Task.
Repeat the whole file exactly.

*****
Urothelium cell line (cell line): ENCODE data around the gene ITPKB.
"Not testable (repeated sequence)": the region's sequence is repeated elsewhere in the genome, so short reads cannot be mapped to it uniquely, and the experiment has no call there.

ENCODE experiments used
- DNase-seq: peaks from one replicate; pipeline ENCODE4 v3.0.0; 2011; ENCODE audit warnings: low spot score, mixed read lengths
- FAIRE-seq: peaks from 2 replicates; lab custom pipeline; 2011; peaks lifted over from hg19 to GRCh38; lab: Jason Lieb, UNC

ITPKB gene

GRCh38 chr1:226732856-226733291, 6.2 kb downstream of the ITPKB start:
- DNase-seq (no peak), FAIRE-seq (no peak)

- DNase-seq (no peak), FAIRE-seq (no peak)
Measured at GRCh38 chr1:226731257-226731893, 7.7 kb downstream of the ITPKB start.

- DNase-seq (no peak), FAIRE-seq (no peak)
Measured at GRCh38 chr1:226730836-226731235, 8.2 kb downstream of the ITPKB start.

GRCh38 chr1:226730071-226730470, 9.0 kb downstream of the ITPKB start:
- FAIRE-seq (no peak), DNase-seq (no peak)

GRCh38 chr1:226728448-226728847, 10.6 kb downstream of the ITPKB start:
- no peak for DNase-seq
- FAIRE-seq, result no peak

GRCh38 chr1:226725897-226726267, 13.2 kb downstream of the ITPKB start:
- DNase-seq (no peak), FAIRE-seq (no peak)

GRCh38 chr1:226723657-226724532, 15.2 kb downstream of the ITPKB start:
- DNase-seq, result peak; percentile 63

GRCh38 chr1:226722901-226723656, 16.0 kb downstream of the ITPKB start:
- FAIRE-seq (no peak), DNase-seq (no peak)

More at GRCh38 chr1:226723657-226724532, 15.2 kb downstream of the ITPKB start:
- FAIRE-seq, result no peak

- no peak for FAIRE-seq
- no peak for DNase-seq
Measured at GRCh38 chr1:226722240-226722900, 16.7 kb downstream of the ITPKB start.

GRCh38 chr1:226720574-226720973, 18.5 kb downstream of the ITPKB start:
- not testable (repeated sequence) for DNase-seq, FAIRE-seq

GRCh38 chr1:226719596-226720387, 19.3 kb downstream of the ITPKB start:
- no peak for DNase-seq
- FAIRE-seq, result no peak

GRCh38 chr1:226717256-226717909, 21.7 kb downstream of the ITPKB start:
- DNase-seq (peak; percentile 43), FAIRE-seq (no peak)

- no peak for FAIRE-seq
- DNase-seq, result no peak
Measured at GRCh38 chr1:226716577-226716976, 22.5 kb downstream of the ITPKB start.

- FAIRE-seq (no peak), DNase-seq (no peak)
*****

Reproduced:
Urothelium cell line (cell line): ENCODE data around the gene ITPKB.
"Not testable (repeated sequence)": the region's sequence is repeated elsewhere in the genome, so short reads cannot be mapped to it uniquely, and the experiment has no call there.

ENCODE experiments used
- DNase-seq: peaks from one replicate; pipeline ENCODE4 v3.0.0; 2011; ENCODE audit warnings: low spot score, mixed read lengths
- FAIRE-seq: peaks from 2 replicates; lab custom pipeline; 2011; peaks lifted over from hg19 to GRCh38; lab: Jason Lieb, UNC

ITPKB gene

GRCh38 chr1:226732856-226733291, 6.2 kb downstream of the ITPKB start:
- DNase-seq (no peak), FAIRE-seq (no peak)

- DNase-seq (no peak), FAIRE-seq (no peak)
Measured at GRCh38 chr1:226731257-226731893, 7.7 kb downstream of the ITPKB start.

- DNase-seq (no peak), FAIRE-seq (no peak)
Measured at GRCh38 chr1:226730836-226731235, 8.2 kb downstream of the ITPKB start.

GRCh38 chr1:226730071-226730470, 9.0 kb downstream of the ITPKB start:
- FAIRE-seq (no peak), DNase-seq (no peak)

GRCh38 chr1:226728448-226728847, 10.6 kb downstream of the ITPKB start:
- no peak for DNase-seq
- FAIRE-seq, result no peak

GRCh38 chr1:226725897-226726267, 13.2 kb downstream of the ITPKB start:
- DNase-seq (no peak), FAIRE-seq (no peak)

GRCh38 chr1:226723657-226724532, 15.2 kb downstream of the ITPKB start:
- DNase-seq, result peak; percentile 63

GRCh38 chr1:226722901-226723656, 16.0 kb downstream of the ITPKB start:
- FAIRE-seq (no peak), DNase-seq (no peak)

More at GRCh38 chr1:226723657-226724532, 15.2 kb downstream of the ITPKB start:
- FAIRE-seq, result no peak

- no peak for FAIRE-seq
- no peak for DNase-seq
Measured at GRCh38 chr1:226722240-226722900, 16.7 kb downstream of the ITPKB start.

GRCh38 chr1:226720574-226720973, 18.5 kb downstream of the ITPKB start:
- not testable (repeated sequence) for DNase-seq, FAIRE-seq

GRCh38 chr1:226719596-226720387, 19.3 kb downstream of the ITPKB start:
- no peak for DNase-seq
- FAIRE-seq, result no peak

GRCh38 chr1:226717256-226717909, 21.7 kb downstream of the ITPKB start:
- DNase-seq (peak; percentile 43), FAIRE-seq (no peak)

- no peak for FAIRE-seq
- DNase-seq, result no peak
Measured at GRCh38 chr1:226716577-226716976, 22.5 kb downstream of the ITPKB start.

- FAIRE-seq (no peak), DNase-seq (no peak)